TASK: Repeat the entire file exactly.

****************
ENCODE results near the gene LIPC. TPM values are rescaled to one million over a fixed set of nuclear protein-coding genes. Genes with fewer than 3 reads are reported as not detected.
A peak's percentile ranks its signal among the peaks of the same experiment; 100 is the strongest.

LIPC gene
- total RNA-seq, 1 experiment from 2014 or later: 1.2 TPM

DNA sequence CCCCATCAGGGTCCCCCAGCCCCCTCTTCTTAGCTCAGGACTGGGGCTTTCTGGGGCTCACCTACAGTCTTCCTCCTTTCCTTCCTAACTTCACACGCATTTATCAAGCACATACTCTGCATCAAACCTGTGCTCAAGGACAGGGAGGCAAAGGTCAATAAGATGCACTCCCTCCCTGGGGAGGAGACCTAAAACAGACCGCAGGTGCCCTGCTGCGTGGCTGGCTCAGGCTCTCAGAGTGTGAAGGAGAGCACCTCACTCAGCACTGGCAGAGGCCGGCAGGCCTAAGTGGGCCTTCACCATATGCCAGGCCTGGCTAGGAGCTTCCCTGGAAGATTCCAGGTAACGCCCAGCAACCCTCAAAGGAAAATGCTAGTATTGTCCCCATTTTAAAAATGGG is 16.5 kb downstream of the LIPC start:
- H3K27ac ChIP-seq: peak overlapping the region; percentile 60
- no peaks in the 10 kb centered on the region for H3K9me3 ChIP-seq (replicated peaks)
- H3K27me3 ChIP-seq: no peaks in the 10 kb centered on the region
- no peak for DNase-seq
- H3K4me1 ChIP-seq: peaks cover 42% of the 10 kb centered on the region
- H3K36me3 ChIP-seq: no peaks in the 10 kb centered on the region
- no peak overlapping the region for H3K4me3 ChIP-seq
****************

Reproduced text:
ENCODE results near the gene LIPC. TPM values are rescaled to one million over a fixed set of nuclear protein-coding genes. Genes with fewer than 3 reads are reported as not detected.
A peak's percentile ranks its signal among the peaks of the same experiment; 100 is the strongest.

LIPC gene
- total RNA-seq, 1 experiment from 2014 or later: 1.2 TPM

DNA sequence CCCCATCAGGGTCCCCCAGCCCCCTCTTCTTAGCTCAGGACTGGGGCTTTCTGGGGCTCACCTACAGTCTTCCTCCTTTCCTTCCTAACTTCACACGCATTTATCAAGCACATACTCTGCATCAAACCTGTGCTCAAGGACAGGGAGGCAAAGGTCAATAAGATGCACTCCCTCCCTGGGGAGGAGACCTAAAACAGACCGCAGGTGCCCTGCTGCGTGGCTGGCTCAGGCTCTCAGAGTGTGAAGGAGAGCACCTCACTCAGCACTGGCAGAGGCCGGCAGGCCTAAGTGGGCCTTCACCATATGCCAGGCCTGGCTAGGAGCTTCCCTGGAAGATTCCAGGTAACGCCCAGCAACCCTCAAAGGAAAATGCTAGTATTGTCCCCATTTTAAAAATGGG is 16.5 kb downstream of the LIPC start:
- H3K27ac ChIP-seq: peak overlapping the region; percentile 60
- no peaks in the 10 kb centered on the region for H3K9me3 ChIP-seq (replicated peaks)
- H3K27me3 ChIP-seq: no peaks in the 10 kb centered on the region
- no peak for DNase-seq
- H3K4me1 ChIP-seq: peaks cover 42% of the 10 kb centered on the region
- H3K36me3 ChIP-seq: no peaks in the 10 kb centered on the region
- no peak overlapping the region for H3K4me3 ChIP-seq